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In the pharmaceutical industry, opium is derived from a natural substance extracted from the poppy plant and serves as the raw element for painkillers such as morphine and codeine. The illegal drug heroin, also a derivative of opium, is possibly the most addictive drug in the opiates family.
Opium has been the subject of popular fascination for centuries. Two reasons might explain this phenomenon: First, opium and heroin create a fast and strong addiction in their users, and second, images of opium have been much used by European artists and writers in the last two centuries in their representations of an exotic Far East. Literary representations include Thomas De Quincey’s Confessions of an English Opium Eater (1821), Jean Cocteau’s Opium (1928), and even an illustrated book for children, The Blue Lotus (1936), by Belgian author Herge, features some scenes set in an opium house in Shanghai. Nowadays, the word opium has become a part of everyday life, even though it still represents a real danger. For example, Opium is the name of a long-standing, luxury Yves Saint Laurent perfume. In 1967, the U.S. rock group Velvet Underground released a song titled Heroin; in 1969, the Rolling Stones recorded a song cowritten with Marianne Faithfull called Sister Morphine.
In the 19th century, England traded opium in China against the Chinese state’s will, and that conflict was a contributing factor in the Anglo-Chinese War (1839-42), also known as the Opium War. The Second Opium War (1856-60) was also known as the Arrow War or, in China, the Anglo-French War.
Presently, Afghanistan is the largest world producer and exporter of illicit opium, while Indiaand to a lesser degree Turkey-produces most of the “legal” opium used for medical and pharmaceutical purposes through a licensing system.
According to the United Nations Office for the Coordination of Humanitarian Affairs (UNOCHA), and other sources, thousands of Afghan farmers grow and harvest opium poppies in rural zones. The International Monetary Fund has found that opium accounts for up to 50 percent of the Afghan economy.
Although sometimes part of an underground economy, farmers involved in poppy cultivation may run a family business or a small enterprise, and reinvest the annual profits into equipment, machines, and buying new fields, as in any mainstream business. They do not worry much about ethical issues, citing the fact that they live in a poor region without many resources. However, the risks are high because these farmers can easily become addicted to their product in a country where solutions to drug-related problems (like detoxification clinics) do not exist.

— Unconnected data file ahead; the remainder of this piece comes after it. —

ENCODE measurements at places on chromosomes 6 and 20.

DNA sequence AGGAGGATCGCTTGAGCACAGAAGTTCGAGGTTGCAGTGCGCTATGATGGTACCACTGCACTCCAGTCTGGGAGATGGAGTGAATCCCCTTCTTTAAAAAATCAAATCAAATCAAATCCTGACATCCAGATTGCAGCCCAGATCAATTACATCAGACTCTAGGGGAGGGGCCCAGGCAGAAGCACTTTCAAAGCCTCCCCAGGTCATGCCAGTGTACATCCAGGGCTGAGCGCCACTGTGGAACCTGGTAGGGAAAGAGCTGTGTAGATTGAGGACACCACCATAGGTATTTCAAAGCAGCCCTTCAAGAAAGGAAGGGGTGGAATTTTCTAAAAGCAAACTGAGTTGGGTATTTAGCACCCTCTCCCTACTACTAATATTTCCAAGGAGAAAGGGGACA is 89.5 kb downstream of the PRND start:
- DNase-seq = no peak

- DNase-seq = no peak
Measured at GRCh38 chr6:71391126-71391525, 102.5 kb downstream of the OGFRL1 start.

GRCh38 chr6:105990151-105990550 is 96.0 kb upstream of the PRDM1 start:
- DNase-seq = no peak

According to UNOCHA, the harvest of an average of just six kilograms of opium poppies provides the equivalent of about $3,000 to an Afghan farmer for a year of work, making it much more profitable than any other crop in the country. Apart from profitability, poppy cultivation also has social meanings and cultural roles. In Afghanistan, owning a poppy field is a symbol of wealth and can even serve as a gift in marriages.
Introduced in the 1960s in various Asian countries, so-called “opium replacement programs” tried to shift farmers involved in poppy cultivation toward other products, vegetables, and grains. In the current combat against illegal opium production, plans have been created to reimburse Afghan farmers for destroying their lucrative harvests of poppy plant. This is a rare case when the targeted destruction of natural plants on a large scale can have positive effects on mankind.
However, the fight against narcotics faces extensive corruption and poverty in Afghanistan. A 2006 World Bank and United Nations Office on Drugs and Crime (UNODC) report states, “Efforts to combat opium production in Afghanistan have…failed to prevent the consolidation of the drugs trade in the hands of fewer powerful players with strong political connections.”
There are also strong links between the illegal drug trade and terrorism in Afghanistan, as opium has become a way for terrorist organizations to access large amounts of money. In other words, it is the drug users and heroin addicts in Western countries who, albeit indirectly, finance some terrorist actions. According to the U.S. Office of National Drug Control Policy, other countries producing illicit heroin include Colombia, Burma (Myanmar), and Mexico.
- Jean Cocteau, Opium: Journal d’une Desintoxication, (Delamain & Boutelleau, 1928);
- Common Sense for Drug Policy, “Heroin Production on the Rise Again in Afghanistan,” Common Sense for Drug Policy. November 19, 2007;
- Thomas De Quincey, Confessions of an English Opium Eater (1821);
- Herge (Georges Remi), Le Lotus Bleu (The blue lotus) (Casterman, 1936);
- International Monetary Fund (IMF), “IMF Executive Board Approves US$119.1 Million PRGF Arrangement for the Islamic Republic of Afghanistan,” News Release (n.6/144, June 26, 2006), www.imf.org;
- United Nations Integrated Regional Information Networks, “Afghanistan: Interview with Female Opium Farmer,” www.payvand.com
- World Bank and the United Nations Office on Drugs and Crime, “Afghanistan’s Drug Industry: Structure, Functioning, Dynamics, and Implications for Counter-Narcotics Policy,” worldbank.org.